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Is p53 the Long-Sought Molecular Trigger for Cyclophilin D-Regulated Mitochondrial Permeability Transition Pore Formation and Necrosis?

Howard Hughes Medical Institute, Cincinnati Children's Hospital Medical Center, 240, Albert Sabin Way, Cincinnati, OH 45229-3039. .
Circulation Research (Impact Factor: 11.09). 10/2012; 111(10):1258-60. DOI: 10.1161/CIRCRESAHA.112.280990
Source: PubMed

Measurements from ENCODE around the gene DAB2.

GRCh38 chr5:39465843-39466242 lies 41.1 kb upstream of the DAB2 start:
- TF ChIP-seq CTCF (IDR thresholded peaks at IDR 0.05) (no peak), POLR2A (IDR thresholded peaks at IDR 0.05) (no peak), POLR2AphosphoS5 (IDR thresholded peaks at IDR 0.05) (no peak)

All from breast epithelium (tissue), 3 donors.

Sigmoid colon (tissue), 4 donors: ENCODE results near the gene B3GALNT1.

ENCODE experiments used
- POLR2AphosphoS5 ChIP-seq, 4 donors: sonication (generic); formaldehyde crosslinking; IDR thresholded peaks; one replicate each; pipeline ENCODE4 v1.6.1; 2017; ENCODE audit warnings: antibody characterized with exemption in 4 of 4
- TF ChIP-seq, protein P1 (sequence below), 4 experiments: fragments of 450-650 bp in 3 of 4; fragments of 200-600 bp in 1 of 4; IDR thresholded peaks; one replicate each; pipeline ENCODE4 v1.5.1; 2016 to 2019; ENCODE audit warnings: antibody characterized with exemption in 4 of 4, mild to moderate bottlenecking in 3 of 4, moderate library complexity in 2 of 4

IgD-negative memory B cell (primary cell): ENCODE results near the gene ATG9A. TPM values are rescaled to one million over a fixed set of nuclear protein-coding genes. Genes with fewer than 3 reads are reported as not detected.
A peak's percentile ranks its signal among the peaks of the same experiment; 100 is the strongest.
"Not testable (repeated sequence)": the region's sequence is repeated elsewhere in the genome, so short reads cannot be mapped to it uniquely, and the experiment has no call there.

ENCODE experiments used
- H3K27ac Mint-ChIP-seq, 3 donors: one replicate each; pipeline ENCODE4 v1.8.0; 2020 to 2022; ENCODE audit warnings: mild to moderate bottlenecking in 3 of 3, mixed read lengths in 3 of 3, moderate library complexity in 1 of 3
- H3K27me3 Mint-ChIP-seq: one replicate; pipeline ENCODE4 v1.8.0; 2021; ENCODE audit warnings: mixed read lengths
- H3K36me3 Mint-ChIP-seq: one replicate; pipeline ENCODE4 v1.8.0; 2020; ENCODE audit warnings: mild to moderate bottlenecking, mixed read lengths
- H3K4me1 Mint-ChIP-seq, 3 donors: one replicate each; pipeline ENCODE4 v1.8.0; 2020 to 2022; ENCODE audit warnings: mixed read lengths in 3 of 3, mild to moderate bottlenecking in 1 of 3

ABSTRACT An article recently published in Cell concluded that p53 is necessary and sufficient to induce mitochondrial permeability transition pore (MPTP)-dependent necrosis through inducible p53 translocation to the matrix with cyclophilin D (CypD) binding. The results and implications are very provocative. The physiological significance of the proposed paradigm, however, is uncertain because calcium itself, which is a fundamental regulator of MPTP, is independent of p53, as shown by the authors. In addition, purified mitochondria from any unstimulated cell type or tissue, which presumably lacks p53 given the inducible mechanism proposed, have a fully functional MPTP to all the classic modes of stimulation as analyzed in vitro.

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